Measuring & Protecting Remoteness

Many of us who have explored the wilderness areas of the 6-million-acre Adirondack Park know that the ability to experience remoteness is a rare privilege in New York State. And yet remote areas do exist! As if by historical accident, there are several places within the Adirondack Forest Preserve where it is possible to find oneself more than three miles from the nearest road or snowmobile trail.

These places need to be recognized and protected!

In April 2023, our organization submitted a proposal asking the Adirondack Park Agency (APA) to develop a formal policy to measure and protect remoteness in the Forest Preserve. This is a core part of AWA’s mission and has been part of every major initiative we have undertaken since our founding. During the debate over classification of the Boreas Ponds Tract, AWA was alone among the major environmental groups in calling for the closure of Gulf Brook Road to motorized traffic in order to protect one of the most remote areas of the Park.

Now we are calling upon the APA to better protect remoteness throughout the Adirondacks.

Remoteness is inarguably a rare resource in the Northeastern U.S. One common definition used by the National Forest Service and others is that to be considered “remote,” a location must be at least three miles from the nearest road, snowmobile trail, or motorized body of water. Under that definition, barely 5% of the Adirondack Park is remote—and that doesn’t even factor in administrative roads and disturbance zones.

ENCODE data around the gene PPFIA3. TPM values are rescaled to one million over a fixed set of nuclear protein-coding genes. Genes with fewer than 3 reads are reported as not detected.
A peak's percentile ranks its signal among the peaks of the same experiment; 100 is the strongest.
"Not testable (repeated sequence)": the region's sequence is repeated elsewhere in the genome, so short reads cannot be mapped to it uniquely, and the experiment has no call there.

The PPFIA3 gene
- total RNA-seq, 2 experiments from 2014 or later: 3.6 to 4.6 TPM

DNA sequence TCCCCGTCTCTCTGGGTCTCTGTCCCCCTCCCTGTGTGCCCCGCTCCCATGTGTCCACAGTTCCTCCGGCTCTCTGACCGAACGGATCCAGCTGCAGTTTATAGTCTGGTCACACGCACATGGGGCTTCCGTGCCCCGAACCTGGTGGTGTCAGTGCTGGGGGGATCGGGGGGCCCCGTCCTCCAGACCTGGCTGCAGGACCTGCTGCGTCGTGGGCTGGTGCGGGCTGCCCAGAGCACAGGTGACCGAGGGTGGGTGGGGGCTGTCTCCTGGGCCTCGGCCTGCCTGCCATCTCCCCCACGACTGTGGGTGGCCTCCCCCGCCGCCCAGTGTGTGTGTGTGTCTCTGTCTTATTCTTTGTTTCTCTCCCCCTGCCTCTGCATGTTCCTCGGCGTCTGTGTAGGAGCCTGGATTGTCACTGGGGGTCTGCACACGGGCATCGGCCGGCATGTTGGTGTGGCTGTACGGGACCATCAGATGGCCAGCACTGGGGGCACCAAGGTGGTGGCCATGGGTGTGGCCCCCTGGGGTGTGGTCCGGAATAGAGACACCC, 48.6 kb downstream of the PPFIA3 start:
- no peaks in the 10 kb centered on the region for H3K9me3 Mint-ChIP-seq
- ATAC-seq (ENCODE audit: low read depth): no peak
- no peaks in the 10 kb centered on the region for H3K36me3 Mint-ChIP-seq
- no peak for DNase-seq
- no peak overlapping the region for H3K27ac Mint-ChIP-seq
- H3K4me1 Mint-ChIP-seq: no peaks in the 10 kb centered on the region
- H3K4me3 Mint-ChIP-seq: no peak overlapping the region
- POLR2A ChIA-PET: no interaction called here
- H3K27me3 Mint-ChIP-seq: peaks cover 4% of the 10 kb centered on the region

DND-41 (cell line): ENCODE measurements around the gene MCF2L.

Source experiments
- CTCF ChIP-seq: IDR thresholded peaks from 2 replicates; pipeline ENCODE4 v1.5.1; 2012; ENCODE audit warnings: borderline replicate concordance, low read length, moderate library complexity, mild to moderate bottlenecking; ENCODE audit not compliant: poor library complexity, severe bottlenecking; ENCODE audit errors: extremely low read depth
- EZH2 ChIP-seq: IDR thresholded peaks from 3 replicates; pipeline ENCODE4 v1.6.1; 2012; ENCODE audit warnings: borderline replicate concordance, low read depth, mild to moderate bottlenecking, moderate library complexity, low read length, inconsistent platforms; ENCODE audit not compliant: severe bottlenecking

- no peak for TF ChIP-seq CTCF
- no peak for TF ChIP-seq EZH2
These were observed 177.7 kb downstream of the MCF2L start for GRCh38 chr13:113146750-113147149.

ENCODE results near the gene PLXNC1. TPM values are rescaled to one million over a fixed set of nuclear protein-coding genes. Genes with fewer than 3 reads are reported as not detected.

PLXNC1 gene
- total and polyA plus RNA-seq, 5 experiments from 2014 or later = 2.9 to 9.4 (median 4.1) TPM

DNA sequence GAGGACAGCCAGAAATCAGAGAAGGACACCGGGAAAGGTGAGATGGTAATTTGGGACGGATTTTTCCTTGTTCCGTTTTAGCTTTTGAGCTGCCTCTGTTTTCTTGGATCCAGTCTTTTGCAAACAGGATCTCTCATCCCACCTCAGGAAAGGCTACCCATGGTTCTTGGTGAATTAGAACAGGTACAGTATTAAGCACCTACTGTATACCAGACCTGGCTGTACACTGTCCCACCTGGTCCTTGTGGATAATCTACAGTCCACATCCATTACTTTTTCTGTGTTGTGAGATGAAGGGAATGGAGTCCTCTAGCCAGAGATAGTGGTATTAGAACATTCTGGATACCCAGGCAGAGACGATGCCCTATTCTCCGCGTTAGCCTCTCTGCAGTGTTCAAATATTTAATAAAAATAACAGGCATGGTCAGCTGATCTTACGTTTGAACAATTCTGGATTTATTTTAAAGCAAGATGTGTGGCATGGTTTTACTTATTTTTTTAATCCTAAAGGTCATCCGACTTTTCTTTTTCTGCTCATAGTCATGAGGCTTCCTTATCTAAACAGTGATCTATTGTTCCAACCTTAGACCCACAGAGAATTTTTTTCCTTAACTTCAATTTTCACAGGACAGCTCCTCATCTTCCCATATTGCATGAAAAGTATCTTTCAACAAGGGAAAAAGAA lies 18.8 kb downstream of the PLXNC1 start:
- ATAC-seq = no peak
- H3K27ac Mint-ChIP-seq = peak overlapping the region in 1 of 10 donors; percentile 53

One of the challenges in protecting remoteness is the lack of a policy to define and measure it. It’s hard to protect something if one can’t measure it or even agree what it is.

The Adirondack Park State Land Master Plan (SLMP) refers to remoteness multiple times and identifies it as one of the criteria that must be used in land classification. However, the SLMP does not define remoteness, nor does it provide guidance on how to measure it.

That’s why a major campaign for AWA in 2023 (and beyond!) will be to advocate for a formal policy which does both those things. This kind of regional policy making is the responsibility of the APA, and while previously agency staff has done work to quantify and map remoteness, little additional progress has been made to utilize this insight.

That needs to change, and we’ll be calling upon your support throughout the year to help us urge the APA to address remoteness with a robust policy.

AWA’s proposal on remoteness is related to our interest in the current debate over the APA’s interpretation of the Adirondack Park State Land Master Plan (SLMP) Wild Forest basic guideline No. 4, the so-called “No Material Increase (NMI)” clause. The requirement to limit road mileage in the SLMP was obviously an intention to preserve remoteness, but the current debate over road mileage mostly ignores the fact that while mileage remains important, it is not always an adequate measure of remoteness, since distance from a road sometimes depends upon the road’s location much more than its length.

A strong policy on remoteness will therefore take spatial location of motorized roads, trails, and lakes into consideration, a point we made in our comments.

As always, we need your support to achieve the goal of a better protected, more remote Adirondack Park. We welcome feedback on our proposal and look forward to engaging you in our campaign to put remoteness front and center in Adirondack preservation.

Read Our Proposal